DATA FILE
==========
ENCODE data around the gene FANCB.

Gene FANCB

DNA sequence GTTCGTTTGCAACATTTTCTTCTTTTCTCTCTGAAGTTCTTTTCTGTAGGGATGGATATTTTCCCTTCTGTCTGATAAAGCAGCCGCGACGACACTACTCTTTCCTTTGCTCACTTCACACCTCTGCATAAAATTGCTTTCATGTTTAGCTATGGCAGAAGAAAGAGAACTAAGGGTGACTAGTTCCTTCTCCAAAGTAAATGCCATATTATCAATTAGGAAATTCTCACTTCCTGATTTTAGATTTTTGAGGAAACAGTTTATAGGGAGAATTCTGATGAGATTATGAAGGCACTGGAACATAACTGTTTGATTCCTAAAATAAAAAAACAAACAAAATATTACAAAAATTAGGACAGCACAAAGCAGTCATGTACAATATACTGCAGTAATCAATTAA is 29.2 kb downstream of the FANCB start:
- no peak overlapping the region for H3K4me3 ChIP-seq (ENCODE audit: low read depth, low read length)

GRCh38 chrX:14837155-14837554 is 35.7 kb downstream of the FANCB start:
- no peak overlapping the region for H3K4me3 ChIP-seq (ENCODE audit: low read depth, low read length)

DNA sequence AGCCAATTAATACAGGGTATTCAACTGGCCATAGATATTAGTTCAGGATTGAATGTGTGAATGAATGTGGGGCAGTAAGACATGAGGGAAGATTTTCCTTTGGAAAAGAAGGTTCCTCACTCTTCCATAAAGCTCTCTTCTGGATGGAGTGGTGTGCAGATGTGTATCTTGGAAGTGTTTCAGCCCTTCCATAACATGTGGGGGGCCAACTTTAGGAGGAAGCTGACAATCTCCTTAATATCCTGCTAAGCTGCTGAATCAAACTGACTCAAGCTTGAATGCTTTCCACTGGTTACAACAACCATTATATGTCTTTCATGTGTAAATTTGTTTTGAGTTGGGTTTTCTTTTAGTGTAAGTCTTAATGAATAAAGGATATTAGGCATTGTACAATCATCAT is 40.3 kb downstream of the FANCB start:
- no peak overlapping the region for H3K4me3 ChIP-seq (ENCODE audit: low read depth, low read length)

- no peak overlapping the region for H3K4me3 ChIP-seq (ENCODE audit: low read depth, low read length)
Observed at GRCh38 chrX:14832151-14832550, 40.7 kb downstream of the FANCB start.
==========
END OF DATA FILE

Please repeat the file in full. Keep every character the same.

ENCODE data around the gene FANCB.

Gene FANCB

DNA sequence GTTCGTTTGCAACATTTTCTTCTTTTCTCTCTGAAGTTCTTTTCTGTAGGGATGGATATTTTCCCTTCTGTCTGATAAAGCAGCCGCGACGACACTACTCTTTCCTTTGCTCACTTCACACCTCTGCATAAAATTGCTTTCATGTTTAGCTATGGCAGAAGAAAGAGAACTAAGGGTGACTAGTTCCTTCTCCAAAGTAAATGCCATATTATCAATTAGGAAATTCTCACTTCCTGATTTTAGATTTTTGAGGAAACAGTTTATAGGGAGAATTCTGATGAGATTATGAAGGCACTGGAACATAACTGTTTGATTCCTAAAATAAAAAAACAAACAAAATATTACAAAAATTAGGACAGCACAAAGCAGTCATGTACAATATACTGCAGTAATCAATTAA is 29.2 kb downstream of the FANCB start:
- no peak overlapping the region for H3K4me3 ChIP-seq (ENCODE audit: low read depth, low read length)

GRCh38 chrX:14837155-14837554 is 35.7 kb downstream of the FANCB start:
- no peak overlapping the region for H3K4me3 ChIP-seq (ENCODE audit: low read depth, low read length)

DNA sequence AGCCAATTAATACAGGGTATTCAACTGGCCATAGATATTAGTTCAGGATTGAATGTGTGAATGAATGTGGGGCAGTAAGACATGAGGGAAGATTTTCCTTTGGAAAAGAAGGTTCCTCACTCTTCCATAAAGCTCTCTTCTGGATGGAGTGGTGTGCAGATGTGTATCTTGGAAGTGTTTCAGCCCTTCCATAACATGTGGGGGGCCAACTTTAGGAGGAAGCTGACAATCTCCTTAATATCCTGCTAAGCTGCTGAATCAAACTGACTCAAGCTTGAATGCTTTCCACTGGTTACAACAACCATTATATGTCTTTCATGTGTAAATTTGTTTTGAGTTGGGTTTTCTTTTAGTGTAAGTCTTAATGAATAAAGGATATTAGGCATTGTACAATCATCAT is 40.3 kb downstream of the FANCB start:
- no peak overlapping the region for H3K4me3 ChIP-seq (ENCODE audit: low read depth, low read length)

- no peak overlapping the region for H3K4me3 ChIP-seq (ENCODE audit: low read depth, low read length)
Observed at GRCh38 chrX:14832151-14832550, 40.7 kb downstream of the FANCB start.